Quantcast

Democrats Boycott Committee Vote on Trump’s EPA Pick

Trump EPA Nominee Pruitt

Popular

[Editor's note: Click here for the latest: Groups Denounce GOP's Move to Force Through Trump's EPA Pick]

All 10 Democratic members of the Senate Environment and Public Works (EPW) Committee boycotted a vote on Scott Pruitt's nomination for U.S. Environmental Protection Agency (EPA) Administrator Wednesday, citing serious concerns over his stances on climate change and pollution regulation, and demanding more complete answers from the nominee on various hot-button issues.

The move deprived the committee of the two minority members necessary for a vote, stalling the GOP from moving Pruitt's nomination to the full Senate. While GOP members of the Senate Finance Committee, faced with a similar Democratic boycott Wednesday, altered committee rules to move health secretary nominee Tom Price and treasury pick Steven Mnuchin's nominations to the full Senate without a Democratic vote, it's unclear if the EPW Committee will follow suit.

"We applaud the committee's Democrats for refusing to be complicit in approving such an unacceptable nominee and boycotting this vote," Sierra Club's Executive Director Michael Brune said. "Scott Pruitt would likely bring unacceptable changes to our bedrock environmental laws if given control of the EPA. We will continue to resist this nomination and the rollbacks on our clean air and clean water protections that would ensue if Scott Pruitt seizes control of this agency."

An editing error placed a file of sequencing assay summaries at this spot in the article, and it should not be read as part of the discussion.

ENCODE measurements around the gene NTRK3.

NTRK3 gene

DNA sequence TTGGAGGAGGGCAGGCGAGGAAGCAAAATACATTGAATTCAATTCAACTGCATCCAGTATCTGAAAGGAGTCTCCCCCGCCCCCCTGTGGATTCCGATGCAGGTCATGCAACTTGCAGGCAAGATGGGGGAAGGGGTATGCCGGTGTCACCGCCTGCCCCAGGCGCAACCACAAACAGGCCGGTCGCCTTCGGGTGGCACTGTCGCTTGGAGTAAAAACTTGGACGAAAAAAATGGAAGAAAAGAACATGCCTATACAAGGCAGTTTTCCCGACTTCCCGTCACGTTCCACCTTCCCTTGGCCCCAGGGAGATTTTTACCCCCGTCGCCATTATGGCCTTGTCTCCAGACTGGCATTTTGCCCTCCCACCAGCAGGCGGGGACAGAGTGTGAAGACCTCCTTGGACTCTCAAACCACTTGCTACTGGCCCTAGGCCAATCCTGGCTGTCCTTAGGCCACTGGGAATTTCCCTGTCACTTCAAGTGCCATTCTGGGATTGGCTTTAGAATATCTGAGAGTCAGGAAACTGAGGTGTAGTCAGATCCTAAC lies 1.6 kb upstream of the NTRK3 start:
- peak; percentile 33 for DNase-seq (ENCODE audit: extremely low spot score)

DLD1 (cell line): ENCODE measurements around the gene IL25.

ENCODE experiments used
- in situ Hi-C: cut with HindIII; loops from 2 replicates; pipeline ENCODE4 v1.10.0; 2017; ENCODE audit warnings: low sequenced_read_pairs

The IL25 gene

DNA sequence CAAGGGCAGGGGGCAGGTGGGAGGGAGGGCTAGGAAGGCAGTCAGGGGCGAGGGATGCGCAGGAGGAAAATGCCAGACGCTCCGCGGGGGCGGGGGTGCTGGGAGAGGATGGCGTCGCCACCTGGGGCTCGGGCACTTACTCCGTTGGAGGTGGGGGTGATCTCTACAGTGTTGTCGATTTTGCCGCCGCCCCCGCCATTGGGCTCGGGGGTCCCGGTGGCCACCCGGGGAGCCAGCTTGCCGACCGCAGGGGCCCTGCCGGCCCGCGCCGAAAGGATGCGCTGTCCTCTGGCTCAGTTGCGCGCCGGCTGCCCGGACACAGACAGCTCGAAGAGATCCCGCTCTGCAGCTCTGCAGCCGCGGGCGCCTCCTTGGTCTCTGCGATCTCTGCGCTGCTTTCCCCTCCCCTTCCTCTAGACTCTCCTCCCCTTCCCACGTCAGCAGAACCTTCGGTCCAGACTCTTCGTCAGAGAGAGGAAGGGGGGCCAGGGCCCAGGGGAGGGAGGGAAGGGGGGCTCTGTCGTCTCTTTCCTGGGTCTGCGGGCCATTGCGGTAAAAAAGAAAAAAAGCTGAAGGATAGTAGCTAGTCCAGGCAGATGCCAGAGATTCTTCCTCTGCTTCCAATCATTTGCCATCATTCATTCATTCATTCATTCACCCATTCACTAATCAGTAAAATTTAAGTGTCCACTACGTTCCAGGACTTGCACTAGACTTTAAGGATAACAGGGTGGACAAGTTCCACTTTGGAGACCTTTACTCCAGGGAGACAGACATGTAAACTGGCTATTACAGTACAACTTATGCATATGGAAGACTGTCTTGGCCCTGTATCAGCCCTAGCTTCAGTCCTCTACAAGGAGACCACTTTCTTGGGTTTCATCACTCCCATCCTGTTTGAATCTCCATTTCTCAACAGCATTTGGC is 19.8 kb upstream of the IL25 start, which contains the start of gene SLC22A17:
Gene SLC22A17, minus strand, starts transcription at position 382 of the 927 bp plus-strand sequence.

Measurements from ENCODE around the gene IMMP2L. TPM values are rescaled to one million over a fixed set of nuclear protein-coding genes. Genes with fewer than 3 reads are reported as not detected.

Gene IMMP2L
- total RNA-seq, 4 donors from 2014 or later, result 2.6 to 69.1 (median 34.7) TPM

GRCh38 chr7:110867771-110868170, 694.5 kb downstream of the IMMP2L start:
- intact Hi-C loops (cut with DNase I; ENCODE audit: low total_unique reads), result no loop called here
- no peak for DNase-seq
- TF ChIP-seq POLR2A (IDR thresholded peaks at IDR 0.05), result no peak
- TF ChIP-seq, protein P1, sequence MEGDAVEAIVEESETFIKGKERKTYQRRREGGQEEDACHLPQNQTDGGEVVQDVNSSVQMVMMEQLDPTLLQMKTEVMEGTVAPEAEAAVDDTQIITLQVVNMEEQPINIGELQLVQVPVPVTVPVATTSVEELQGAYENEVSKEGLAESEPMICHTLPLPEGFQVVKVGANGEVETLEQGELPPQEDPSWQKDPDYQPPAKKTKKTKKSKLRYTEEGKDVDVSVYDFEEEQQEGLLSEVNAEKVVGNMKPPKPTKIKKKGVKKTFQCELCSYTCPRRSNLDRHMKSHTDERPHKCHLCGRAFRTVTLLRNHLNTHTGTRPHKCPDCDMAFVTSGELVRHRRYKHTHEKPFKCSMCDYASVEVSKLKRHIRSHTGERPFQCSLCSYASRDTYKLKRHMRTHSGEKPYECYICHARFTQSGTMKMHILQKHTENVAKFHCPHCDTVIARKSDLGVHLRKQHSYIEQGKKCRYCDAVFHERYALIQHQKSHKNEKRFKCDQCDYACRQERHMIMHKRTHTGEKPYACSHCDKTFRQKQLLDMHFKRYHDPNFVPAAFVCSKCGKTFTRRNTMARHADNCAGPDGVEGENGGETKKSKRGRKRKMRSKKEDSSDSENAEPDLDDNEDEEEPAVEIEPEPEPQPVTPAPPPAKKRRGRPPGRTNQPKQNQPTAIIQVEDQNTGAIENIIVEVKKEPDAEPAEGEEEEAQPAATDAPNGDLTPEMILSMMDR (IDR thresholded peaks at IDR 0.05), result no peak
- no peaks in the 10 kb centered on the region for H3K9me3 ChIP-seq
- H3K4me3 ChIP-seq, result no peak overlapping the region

Pruitt's nomination has been hotly contested in and out of Washington, with The Hill reporting that outside groups have spent more than $3 million in ads and other actions supporting and opposing his candidacy.

"Today's actions by Democrats to resist Scott Pruitt's nomination were necessary and commendable," Food & Water Watch Executive Director Wenonah Hauter said. "Pruitt is wholly unfit and unqualified to lead the EPA, and anything done by anyone to prevent his confirmation must be welcomed and encouraged."

For a deeper dive:

Meeting boycott: Reuters, WSJ, Bloomberg, The Hill, Washington Examiner, Vox, CNN

Spending: The Hill

Commentary: USA Today editorial, The Hill, Jeremy Symons op-ed

For more climate change and clean energy news, you can follow Climate Nexus on Twitter and Facebook, and sign up for daily Hot News.

EcoWatch Daily Newsletter

MStudioImages / E+ / Getty Images

By Jillian Kubala, MS, RD

Backpacking is an exciting way to explore the wilderness or travel to foreign countries on a budget.

Read More Show Less
Tim P. Whitby / 21st Century Fox / Getty Images

The beauty products we put on our skin can have important consequences for our health. Just this March, the U.S. Food and Drug Administration (FDA) warned that some Claire's cosmetics had tested positive for asbestos. But the FDA could only issue a warning, not a recall, because current law does not empower the agency to do so.

Michelle Pfeiffer wants to change that.